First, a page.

How many people out there still use rotary phone? There must be some folks out there still using them. After two decades we still get the message when dialing into the corporate world - "If you are using a rotary phone, please hold on for an operator."
Back in the mid-eighties, I bought a cherry red rotary phone from my sister in-law Jennifer when she worked for TelNet. You could buy rotary at that time, but they were already well on their way out. I bought it because I've always been a retro kind of guy (even as a kid). I used the phone until about the time I got married in 1990. By then, I was convinced that push button was quicker and easier on the finger. New technology always makes one more impatient. Enough with the retro-technology thing. I'm for progress!
Growing up, our old home phone number used to be (205) 547-5658. Back in the sixties we only had to dial the last four digits of our number 5658. I don't remember what my parents had to dial before that. We then had to dial 7-5658 by the time I was in junior high. That lasted for a long time. I was irked when we had to dial the entire seven digit number. I guess it was about ten years ago that our area code changed to 256. Recently we have all had to start dialing all ten digits when calling someone in town. Imagine having to dial ten digits on a rotary for every phone call. Thank goodness for buttons - thank goodness for speed-dial!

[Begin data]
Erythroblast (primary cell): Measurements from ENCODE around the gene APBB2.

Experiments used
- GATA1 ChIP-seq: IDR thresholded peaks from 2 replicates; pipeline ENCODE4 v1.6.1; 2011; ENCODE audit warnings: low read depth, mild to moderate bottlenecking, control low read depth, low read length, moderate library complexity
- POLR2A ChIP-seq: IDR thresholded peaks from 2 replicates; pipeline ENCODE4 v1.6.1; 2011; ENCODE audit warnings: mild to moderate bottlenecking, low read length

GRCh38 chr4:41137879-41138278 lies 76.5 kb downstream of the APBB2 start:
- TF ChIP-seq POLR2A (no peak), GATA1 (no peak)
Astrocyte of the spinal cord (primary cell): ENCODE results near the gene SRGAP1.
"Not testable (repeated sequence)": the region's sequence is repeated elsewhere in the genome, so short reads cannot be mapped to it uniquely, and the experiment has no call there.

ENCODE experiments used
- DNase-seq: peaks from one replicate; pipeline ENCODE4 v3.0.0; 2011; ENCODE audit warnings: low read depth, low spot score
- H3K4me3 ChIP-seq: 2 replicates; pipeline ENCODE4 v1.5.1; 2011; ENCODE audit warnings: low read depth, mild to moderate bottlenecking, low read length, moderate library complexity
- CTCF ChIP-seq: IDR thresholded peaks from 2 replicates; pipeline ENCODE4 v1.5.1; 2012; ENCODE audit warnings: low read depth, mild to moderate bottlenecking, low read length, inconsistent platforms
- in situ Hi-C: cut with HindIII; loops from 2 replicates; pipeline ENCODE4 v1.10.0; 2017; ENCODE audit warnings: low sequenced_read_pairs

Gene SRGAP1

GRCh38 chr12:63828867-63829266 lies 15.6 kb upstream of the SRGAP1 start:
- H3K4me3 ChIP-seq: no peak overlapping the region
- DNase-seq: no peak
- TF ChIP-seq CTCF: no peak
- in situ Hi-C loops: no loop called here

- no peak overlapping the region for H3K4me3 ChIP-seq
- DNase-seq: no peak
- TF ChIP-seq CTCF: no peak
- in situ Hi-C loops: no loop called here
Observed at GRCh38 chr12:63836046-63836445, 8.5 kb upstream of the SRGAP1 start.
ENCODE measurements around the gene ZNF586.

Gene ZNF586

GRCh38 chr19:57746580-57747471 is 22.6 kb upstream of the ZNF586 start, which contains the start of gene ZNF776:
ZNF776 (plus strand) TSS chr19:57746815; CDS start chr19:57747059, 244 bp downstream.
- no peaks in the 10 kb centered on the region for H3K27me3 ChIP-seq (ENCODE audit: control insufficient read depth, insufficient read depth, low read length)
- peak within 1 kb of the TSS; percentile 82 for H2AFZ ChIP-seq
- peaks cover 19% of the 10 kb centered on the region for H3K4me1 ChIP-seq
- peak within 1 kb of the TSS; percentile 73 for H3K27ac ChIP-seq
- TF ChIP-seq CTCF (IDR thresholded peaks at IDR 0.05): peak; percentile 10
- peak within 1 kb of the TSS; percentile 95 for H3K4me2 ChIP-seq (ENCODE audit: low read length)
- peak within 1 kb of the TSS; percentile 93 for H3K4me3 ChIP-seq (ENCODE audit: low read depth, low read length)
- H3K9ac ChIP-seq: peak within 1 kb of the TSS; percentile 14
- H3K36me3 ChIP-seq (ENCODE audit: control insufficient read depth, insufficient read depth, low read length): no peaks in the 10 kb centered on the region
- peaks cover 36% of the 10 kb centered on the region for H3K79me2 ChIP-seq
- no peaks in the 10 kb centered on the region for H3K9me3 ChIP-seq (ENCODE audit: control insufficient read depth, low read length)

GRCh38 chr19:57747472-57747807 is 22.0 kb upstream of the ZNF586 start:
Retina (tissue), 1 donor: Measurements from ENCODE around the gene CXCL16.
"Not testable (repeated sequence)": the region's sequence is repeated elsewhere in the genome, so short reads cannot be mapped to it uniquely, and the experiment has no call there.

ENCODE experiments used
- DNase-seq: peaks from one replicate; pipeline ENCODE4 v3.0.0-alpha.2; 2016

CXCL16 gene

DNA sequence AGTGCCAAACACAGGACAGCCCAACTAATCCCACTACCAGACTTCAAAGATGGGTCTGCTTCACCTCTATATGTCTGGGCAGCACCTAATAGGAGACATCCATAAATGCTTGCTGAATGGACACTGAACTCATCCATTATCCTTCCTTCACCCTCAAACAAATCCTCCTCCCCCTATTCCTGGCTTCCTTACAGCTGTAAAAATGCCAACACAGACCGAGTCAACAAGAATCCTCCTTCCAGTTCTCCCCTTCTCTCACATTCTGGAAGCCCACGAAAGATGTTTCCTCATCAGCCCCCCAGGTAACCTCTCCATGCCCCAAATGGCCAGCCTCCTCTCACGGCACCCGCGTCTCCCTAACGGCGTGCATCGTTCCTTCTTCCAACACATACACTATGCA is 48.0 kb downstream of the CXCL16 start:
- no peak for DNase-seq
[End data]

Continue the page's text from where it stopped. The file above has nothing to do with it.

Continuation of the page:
Rotary phones are something that all of us old and crusty babyboomers can hang over the head of all those young whippersnappers.
"Back in my day, we had rotary phones!"
"Rotary phones? What are those grandpa?"
"Yep, we didn't have to walk thirty miles to school or study by candle light - but we had to use rotary phones. We also got to talk to real operators too - real people."
"Gee whiz grandpa - real people?"